Background A triple-tapered polished femoral stem was implanted with line-to-line cementing technique. The purpose of this study was to determine the survivorship, loosening rate, stem subsidence, radiologic changes and clinical outcomes in the minimum ten-year follow-up.
Methods This was a retrospective study done in three institutes. Finally, 118 hips in 97 patients could be followed-up at the mean follow-up period of 126.9 months. The survivorship, radiological and clinical outcomes were investigated.
Results Radiologically, 107 hips (90.7%) were categorized to Barrack cementing grade A, and 108 stems (91.5%) were inserted in neutral position. All hips were not loose and were not revised due to aseptic loosening. Survival with revision for any reason as the endpoint was 100% after 10 years. At the last follow-up, the mean subsidence was 0.41 mm, and the subsidence was less than 1 mm in 110 hips (93.2%). JOA hip score improved from 42.7 ± 9.2 points preoperatively to 92.9 ± 6.8 points at the last follow-up. No patient complained thigh pain.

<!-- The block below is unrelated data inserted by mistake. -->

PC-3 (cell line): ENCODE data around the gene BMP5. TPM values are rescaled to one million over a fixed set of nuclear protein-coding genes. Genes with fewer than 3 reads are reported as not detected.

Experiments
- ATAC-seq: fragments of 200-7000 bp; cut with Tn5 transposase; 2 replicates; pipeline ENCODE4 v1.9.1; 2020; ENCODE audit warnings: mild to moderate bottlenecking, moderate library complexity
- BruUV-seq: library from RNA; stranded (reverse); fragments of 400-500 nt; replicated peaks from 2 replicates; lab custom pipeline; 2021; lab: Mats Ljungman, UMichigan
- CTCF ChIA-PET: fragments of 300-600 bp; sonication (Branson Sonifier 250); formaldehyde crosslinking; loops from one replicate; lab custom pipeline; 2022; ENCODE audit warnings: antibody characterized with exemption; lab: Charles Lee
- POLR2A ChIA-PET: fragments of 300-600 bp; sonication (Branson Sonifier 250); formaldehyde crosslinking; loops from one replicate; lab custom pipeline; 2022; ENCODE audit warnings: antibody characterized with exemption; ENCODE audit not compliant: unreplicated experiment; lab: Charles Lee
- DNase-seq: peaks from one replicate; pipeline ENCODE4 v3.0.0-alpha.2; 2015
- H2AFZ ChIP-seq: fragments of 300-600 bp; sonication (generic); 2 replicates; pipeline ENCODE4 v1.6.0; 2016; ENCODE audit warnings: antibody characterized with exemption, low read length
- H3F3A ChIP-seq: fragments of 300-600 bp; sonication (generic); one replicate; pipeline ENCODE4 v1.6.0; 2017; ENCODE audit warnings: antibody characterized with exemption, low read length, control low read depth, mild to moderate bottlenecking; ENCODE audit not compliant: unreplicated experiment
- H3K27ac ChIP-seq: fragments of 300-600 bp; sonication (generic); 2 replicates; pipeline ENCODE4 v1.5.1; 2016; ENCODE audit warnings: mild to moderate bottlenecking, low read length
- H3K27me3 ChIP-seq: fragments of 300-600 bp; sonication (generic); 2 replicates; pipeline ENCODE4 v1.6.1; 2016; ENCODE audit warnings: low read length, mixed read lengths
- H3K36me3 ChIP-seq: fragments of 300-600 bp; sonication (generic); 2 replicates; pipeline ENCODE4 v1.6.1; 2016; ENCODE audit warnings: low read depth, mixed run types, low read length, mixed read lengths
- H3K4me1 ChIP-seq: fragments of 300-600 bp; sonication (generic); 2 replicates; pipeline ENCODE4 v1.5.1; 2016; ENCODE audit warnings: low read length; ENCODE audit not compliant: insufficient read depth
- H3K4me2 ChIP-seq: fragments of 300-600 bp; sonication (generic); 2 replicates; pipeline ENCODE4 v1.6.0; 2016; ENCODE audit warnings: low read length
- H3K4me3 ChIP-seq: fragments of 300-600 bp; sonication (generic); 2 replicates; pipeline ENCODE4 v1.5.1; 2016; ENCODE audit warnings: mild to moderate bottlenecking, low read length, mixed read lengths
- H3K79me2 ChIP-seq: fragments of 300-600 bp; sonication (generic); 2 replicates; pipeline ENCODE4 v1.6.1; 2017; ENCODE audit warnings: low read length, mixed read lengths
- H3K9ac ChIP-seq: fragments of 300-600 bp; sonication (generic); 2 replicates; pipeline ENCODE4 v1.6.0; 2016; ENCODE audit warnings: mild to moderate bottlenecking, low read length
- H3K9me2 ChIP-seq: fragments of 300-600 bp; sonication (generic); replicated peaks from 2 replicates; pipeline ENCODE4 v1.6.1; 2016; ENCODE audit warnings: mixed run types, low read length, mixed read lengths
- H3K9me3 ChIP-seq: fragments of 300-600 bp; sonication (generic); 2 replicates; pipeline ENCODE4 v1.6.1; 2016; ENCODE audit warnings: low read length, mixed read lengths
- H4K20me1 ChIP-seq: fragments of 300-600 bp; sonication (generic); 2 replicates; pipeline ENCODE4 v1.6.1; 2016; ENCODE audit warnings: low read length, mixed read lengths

Conclusions Line-to-line cementing technique with use of a triple-tapered polished stem was effective to achieve good cementation quality and centralization of the stem. The subsidence was small, and the minimum ten-year results were excellent without any failures related to the stem.
Trial registration: Retrospectively registered